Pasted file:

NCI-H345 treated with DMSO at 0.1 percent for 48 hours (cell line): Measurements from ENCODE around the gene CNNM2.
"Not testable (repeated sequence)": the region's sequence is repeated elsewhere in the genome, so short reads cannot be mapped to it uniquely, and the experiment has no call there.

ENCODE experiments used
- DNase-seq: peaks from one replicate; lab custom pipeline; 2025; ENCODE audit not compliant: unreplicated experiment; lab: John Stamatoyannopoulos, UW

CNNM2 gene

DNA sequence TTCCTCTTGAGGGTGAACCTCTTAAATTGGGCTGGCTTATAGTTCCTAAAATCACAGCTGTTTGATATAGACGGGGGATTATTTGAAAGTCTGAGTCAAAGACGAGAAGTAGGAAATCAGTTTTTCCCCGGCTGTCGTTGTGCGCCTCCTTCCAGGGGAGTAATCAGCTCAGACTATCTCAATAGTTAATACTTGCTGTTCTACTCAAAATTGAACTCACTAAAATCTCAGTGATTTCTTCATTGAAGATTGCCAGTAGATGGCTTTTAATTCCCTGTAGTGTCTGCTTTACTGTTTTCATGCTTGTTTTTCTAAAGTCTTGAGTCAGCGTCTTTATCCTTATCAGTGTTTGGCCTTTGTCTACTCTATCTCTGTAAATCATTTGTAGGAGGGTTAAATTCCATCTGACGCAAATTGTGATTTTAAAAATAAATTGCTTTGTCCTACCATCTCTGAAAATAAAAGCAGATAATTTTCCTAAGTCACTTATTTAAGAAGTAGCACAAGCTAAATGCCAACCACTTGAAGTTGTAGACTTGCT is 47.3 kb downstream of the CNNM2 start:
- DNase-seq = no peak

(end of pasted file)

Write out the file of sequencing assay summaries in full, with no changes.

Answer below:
NCI-H345 treated with DMSO at 0.1 percent for 48 hours (cell line): Measurements from ENCODE around the gene CNNM2.
"Not testable (repeated sequence)": the region's sequence is repeated elsewhere in the genome, so short reads cannot be mapped to it uniquely, and the experiment has no call there.

ENCODE experiments used
- DNase-seq: peaks from one replicate; lab custom pipeline; 2025; ENCODE audit not compliant: unreplicated experiment; lab: John Stamatoyannopoulos, UW

CNNM2 gene

DNA sequence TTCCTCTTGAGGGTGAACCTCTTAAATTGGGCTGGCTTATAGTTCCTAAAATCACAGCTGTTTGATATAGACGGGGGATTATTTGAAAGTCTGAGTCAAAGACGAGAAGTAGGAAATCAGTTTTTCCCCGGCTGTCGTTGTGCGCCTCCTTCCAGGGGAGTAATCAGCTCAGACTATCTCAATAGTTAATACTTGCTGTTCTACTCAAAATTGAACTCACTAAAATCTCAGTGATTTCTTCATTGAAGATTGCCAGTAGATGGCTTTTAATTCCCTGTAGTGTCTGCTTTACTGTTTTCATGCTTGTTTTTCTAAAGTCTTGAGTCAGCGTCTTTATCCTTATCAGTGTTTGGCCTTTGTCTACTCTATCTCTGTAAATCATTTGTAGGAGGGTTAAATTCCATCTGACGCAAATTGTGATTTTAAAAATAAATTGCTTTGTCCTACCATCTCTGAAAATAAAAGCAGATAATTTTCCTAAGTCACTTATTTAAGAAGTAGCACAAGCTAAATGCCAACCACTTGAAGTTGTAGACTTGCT is 47.3 kb downstream of the CNNM2 start:
- DNase-seq = no peak